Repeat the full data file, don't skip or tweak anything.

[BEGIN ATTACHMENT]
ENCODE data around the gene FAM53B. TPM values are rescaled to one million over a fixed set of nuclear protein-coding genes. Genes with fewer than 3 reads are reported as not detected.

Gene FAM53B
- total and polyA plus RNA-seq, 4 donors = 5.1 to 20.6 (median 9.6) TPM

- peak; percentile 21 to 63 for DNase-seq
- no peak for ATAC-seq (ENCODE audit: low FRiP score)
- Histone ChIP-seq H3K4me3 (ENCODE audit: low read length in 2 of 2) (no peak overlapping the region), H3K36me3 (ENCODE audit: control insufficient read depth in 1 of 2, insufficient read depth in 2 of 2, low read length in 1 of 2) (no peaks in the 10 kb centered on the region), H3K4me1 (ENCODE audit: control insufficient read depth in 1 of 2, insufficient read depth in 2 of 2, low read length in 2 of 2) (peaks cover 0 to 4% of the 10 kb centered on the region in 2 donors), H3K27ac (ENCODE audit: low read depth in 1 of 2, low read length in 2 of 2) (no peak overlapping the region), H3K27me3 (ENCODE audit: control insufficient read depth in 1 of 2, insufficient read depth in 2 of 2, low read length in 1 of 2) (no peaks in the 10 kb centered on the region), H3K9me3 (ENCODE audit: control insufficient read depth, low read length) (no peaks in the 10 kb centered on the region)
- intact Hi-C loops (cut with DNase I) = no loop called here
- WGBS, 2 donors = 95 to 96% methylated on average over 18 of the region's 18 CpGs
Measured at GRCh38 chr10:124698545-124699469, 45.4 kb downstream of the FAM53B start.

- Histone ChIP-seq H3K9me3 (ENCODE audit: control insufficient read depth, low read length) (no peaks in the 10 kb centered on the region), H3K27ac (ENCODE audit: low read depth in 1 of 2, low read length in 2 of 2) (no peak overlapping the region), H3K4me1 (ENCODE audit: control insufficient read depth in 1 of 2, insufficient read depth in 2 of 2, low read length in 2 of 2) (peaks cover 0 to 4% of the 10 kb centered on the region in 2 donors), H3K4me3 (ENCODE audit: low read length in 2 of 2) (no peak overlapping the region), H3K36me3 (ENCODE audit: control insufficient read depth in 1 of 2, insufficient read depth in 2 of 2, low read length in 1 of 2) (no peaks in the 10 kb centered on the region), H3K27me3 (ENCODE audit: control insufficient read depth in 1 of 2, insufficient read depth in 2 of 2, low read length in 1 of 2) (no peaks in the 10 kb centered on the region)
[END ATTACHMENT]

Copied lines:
ENCODE data around the gene FAM53B. TPM values are rescaled to one million over a fixed set of nuclear protein-coding genes. Genes with fewer than 3 reads are reported as not detected.

Gene FAM53B
- total and polyA plus RNA-seq, 4 donors = 5.1 to 20.6 (median 9.6) TPM

- peak; percentile 21 to 63 for DNase-seq
- no peak for ATAC-seq (ENCODE audit: low FRiP score)
- Histone ChIP-seq H3K4me3 (ENCODE audit: low read length in 2 of 2) (no peak overlapping the region), H3K36me3 (ENCODE audit: control insufficient read depth in 1 of 2, insufficient read depth in 2 of 2, low read length in 1 of 2) (no peaks in the 10 kb centered on the region), H3K4me1 (ENCODE audit: control insufficient read depth in 1 of 2, insufficient read depth in 2 of 2, low read length in 2 of 2) (peaks cover 0 to 4% of the 10 kb centered on the region in 2 donors), H3K27ac (ENCODE audit: low read depth in 1 of 2, low read length in 2 of 2) (no peak overlapping the region), H3K27me3 (ENCODE audit: control insufficient read depth in 1 of 2, insufficient read depth in 2 of 2, low read length in 1 of 2) (no peaks in the 10 kb centered on the region), H3K9me3 (ENCODE audit: control insufficient read depth, low read length) (no peaks in the 10 kb centered on the region)
- intact Hi-C loops (cut with DNase I) = no loop called here
- WGBS, 2 donors = 95 to 96% methylated on average over 18 of the region's 18 CpGs
Measured at GRCh38 chr10:124698545-124699469, 45.4 kb downstream of the FAM53B start.

- Histone ChIP-seq H3K9me3 (ENCODE audit: control insufficient read depth, low read length) (no peaks in the 10 kb centered on the region), H3K27ac (ENCODE audit: low read depth in 1 of 2, low read length in 2 of 2) (no peak overlapping the region), H3K4me1 (ENCODE audit: control insufficient read depth in 1 of 2, insufficient read depth in 2 of 2, low read length in 2 of 2) (peaks cover 0 to 4% of the 10 kb centered on the region in 2 donors), H3K4me3 (ENCODE audit: low read length in 2 of 2) (no peak overlapping the region), H3K36me3 (ENCODE audit: control insufficient read depth in 1 of 2, insufficient read depth in 2 of 2, low read length in 1 of 2) (no peaks in the 10 kb centered on the region), H3K27me3 (ENCODE audit: control insufficient read depth in 1 of 2, insufficient read depth in 2 of 2, low read length in 1 of 2) (no peaks in the 10 kb centered on the region)